Nine programs will test chronic care intervention

The Medicare Modernization Act of 2003 authorized development and testing of voluntary Chronic Care Improvement Programs (CCIPs) to improve the quality of care and quality of life for people living with multiple chronic illnesses. The programs will help participants adhere to their physicians’ plans of care and obtain the medical care they need to reduce their health risks.

Each of the local CCIPs will offer self-care guidance and support to chronically ill Medicare beneficiaries to help them manage their health, adhere to their physicians’ plans of care, and ensure that they seek and obtain the medical care and Medicare-covered benefits they need. The programs will include collaboration with participants’ health care providers to enhance communication of relevant clinical information.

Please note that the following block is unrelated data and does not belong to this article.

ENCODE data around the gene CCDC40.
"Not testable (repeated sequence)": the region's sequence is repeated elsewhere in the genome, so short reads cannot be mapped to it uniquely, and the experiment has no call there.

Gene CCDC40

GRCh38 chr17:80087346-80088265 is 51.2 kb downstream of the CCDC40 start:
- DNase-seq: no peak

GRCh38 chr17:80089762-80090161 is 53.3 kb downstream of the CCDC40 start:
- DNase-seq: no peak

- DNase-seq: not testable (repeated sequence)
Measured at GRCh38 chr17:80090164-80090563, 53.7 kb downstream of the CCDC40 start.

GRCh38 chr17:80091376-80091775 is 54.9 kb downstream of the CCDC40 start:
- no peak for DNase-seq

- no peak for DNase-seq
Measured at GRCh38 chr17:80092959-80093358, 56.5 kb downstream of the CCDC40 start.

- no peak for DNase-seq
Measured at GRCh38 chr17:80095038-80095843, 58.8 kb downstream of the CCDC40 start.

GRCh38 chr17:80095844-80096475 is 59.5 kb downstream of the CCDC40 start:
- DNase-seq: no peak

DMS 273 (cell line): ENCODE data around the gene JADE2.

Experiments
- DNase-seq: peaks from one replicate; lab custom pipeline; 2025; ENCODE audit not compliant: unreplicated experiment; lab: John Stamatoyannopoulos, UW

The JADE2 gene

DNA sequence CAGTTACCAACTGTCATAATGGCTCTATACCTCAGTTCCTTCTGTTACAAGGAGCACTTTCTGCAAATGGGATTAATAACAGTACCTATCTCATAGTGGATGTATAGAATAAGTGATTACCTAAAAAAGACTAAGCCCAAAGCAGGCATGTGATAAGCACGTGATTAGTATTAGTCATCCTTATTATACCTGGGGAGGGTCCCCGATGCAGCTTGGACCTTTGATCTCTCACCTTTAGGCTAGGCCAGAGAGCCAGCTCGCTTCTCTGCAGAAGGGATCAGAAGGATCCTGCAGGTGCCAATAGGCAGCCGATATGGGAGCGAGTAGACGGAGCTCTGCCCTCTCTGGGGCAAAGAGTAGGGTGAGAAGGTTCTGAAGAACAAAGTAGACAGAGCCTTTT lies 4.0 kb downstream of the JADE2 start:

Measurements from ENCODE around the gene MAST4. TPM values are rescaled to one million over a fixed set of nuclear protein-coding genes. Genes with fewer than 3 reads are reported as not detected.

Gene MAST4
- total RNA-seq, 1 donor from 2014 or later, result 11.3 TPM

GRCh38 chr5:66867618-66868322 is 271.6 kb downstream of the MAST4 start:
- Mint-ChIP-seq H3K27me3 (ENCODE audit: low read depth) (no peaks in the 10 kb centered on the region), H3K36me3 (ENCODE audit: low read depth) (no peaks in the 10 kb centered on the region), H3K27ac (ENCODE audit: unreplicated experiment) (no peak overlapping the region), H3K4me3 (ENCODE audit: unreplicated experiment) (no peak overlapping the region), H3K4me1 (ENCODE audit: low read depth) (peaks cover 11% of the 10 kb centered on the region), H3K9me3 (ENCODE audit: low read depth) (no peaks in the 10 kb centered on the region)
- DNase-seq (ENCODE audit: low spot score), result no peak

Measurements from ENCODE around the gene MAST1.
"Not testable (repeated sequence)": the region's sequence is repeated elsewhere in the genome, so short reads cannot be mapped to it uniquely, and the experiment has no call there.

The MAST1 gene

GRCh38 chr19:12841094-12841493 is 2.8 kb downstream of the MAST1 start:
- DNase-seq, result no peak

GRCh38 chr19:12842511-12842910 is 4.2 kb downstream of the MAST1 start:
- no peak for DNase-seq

The programs are intended to increase adherence to evidence-based care, reduce unnecessary hospital stays and emergency department visits, and help participants avoid costly, debilitating complications. The organizations operating the programs are required to assist participants in managing their health holistically, including all comorbidities, relevant health care services, and pharmaceutical needs, as well as unique individual needs and cognitive impairments.

Phase I pilot programs will be operated by Aetna Health Management in Chicago; American Healthways Inc. in Washington, DC, and Maryland; CIGNA HealthCare in Georgia; Health Dialog Services Corp. in Pennsylvania; Humana Inc. in Central Florida; LifeMasters Supported SelfCare Inc. in Oklahoma; McKesson Health Solutions in Mississippi; Visiting Nurse Service of New York in partnership with United HealthCare Services Inc.-Evercare in Queens and Brooklyn in New York City; and XLHealth in Tennessee.